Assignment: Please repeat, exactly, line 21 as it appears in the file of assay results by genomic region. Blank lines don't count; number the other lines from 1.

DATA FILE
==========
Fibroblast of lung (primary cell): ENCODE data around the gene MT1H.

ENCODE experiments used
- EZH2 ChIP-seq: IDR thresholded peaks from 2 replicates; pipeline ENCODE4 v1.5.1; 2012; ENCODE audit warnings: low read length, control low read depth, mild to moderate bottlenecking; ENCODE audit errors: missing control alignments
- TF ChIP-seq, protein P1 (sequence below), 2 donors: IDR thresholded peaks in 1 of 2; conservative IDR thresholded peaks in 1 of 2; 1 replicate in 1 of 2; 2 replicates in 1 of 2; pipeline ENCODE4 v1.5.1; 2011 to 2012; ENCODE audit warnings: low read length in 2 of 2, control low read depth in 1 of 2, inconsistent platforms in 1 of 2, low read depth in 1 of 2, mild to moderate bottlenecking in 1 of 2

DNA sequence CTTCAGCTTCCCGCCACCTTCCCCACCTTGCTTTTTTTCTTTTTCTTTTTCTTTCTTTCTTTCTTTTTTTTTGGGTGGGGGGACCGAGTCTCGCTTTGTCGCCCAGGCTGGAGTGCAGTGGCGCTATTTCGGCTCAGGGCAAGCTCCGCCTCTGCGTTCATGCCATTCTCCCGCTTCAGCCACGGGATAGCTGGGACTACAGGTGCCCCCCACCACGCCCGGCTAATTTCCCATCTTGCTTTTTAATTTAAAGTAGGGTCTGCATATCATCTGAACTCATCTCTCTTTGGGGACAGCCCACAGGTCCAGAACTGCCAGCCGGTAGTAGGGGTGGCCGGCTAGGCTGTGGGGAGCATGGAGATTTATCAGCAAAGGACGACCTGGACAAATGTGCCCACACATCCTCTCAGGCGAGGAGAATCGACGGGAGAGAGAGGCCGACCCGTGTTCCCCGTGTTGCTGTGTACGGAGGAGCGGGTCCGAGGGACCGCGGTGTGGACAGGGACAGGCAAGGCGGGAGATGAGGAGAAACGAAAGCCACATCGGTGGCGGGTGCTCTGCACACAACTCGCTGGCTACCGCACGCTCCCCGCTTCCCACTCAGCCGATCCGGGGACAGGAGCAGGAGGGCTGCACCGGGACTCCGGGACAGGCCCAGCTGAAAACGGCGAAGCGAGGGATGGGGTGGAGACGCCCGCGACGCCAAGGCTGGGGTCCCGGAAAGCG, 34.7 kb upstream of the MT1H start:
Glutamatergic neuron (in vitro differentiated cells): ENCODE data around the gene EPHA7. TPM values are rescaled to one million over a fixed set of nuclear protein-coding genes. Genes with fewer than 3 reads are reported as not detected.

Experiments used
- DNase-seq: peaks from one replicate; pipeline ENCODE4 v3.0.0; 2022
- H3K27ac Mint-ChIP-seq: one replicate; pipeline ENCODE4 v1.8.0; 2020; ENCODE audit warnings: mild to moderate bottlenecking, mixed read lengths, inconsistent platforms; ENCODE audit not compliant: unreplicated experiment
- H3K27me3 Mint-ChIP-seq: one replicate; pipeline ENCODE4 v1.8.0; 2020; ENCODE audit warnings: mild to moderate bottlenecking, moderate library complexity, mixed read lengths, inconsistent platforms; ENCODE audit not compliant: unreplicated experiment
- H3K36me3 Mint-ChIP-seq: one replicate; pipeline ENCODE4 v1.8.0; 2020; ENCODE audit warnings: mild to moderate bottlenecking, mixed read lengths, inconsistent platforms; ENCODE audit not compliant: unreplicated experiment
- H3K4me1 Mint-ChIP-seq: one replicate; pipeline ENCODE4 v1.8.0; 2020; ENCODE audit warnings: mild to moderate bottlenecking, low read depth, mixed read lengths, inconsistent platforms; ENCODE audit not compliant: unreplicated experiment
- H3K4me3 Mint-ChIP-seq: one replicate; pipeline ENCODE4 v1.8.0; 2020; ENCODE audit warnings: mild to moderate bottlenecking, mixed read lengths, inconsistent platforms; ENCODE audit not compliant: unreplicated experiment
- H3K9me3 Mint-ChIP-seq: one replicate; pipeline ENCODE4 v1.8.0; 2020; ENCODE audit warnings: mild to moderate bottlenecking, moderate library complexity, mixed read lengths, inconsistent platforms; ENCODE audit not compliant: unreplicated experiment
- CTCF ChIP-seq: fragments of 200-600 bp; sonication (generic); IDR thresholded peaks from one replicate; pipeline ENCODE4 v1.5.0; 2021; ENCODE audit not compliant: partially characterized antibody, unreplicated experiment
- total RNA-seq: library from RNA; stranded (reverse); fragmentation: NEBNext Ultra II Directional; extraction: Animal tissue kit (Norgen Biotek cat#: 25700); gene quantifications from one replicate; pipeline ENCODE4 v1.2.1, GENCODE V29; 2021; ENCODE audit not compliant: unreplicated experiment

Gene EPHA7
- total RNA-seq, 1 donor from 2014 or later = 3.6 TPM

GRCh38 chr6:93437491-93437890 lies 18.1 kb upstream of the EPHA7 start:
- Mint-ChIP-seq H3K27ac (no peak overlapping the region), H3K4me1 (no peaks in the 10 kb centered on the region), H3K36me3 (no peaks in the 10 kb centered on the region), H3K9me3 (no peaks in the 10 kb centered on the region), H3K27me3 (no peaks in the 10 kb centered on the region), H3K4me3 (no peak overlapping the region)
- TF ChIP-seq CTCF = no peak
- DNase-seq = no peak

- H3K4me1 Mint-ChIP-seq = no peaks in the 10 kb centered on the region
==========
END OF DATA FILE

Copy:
- TF ChIP-seq CTCF = no peak